In Relevant magazine this month, there is a fascinating 14 page article (“Bringing 2020 Into Focus”) in which experts weigh in on what to expect in the coming decade, in areas like the environment, social justice, politics, culture, faith and science. As the “expert” in the cultural arena, I was commissioned to forecast the trends and changes I think will be most significant in the next 10 years. To read the whole spread, click here. But below I’ve excerpted a few sentences from the 4 trends I highlight.
One With the News:
Ten years ago we didn’t have YouTube and blogs were barely in their infancy. “Have it your way” was just a Burger King slogan. But now, “have it your way” is manifest destiny. It’s an inalienable right–a mantra that permeates everyone’s digital media existence–and by 2020, it will conquer more than just music libraries. It will define the fourth estate.
All signs point to a 2020 in which the news is no longer uniform, no longer top-down and no longer the same for any two people. The news will no longer be an externality, but a personal thing—for individuals, by individuals, about individuals.
It won’t just be about the ability to personalize the news people consume (through RSS feeds, Digg and personalized homepages), it will become more about people placing themselves in the thick of generating the news and being the news. CNN’s “iReporter” is the current industry standard for this “citizen journalism,” and sites like Newsvine–which attempt to involve average consumers in the generation of news–are perhaps a good indicator of what is to come. (…)
The New Cultural Power Brokers:
Whether it’s the 17-year-old film critic blogger who talks up the unknown indie films or a music webzine like Pitchfork that rises to atmospheric importance because of a track record of reliably good taste, these everyday tastemakers will rule the roost of cultural capital in 2020. They will be the arbiters of worth-my-attention commodities for the niche audiences they twitter to. They will pan for gold in the muddy waters of DIY culture-making and elevate only that which deserves it. They will carry the carrots toward which the deep pocket conglomerates race to monetize, and though merely “intermediaries,” they will be the most indispensable link in the chain. (…)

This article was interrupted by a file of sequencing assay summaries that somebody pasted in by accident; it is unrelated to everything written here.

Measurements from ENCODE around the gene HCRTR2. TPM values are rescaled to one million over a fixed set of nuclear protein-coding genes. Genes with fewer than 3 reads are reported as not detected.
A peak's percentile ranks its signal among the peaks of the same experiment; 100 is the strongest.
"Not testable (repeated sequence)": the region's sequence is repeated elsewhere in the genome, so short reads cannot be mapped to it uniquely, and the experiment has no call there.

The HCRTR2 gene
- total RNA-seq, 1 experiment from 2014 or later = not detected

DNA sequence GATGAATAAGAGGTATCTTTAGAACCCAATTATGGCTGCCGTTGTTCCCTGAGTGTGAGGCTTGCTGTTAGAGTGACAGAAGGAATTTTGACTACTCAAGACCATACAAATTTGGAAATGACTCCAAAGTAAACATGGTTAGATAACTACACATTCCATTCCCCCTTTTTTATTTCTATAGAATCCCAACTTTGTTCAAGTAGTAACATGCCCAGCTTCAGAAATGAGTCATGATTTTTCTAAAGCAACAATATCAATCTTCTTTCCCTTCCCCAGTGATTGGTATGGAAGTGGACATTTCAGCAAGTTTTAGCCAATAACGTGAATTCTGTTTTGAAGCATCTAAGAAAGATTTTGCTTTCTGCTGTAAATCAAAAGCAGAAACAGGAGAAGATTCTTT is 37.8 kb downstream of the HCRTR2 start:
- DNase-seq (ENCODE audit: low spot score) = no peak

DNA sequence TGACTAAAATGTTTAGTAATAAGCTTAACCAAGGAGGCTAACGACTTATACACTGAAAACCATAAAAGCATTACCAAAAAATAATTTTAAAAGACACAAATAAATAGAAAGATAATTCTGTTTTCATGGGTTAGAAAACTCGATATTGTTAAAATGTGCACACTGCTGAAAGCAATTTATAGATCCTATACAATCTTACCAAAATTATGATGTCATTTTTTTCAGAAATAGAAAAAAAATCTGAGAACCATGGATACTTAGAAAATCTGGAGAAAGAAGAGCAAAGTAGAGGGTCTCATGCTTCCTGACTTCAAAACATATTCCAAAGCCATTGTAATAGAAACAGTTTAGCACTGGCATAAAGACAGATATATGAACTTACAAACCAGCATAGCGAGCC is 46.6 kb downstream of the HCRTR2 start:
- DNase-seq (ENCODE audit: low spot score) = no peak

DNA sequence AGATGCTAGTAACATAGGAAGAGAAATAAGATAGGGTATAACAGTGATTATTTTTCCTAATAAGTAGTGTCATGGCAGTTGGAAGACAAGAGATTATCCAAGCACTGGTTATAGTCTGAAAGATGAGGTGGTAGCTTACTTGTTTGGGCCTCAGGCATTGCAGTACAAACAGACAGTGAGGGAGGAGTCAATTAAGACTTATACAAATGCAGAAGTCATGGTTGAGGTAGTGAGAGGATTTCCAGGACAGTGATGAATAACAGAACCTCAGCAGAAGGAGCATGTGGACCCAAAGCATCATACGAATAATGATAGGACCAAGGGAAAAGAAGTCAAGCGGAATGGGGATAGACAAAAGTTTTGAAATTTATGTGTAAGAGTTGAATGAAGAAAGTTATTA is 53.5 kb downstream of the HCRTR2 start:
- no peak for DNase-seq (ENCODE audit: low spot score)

There Will Be No Place Like Home:
Home is making a comeback; “local” is the new “global.” And in 2020, people wonder why, back in the day, they were ever so antsy to leave.
Rising gas prices and struggling airlines will lead to continued escalation in transportation costs and the desire to “get out” will simply be crowded out by the realities of affordability. The “main street” local economy will thrive again and shipping costs will make homegrown business more viable. (…)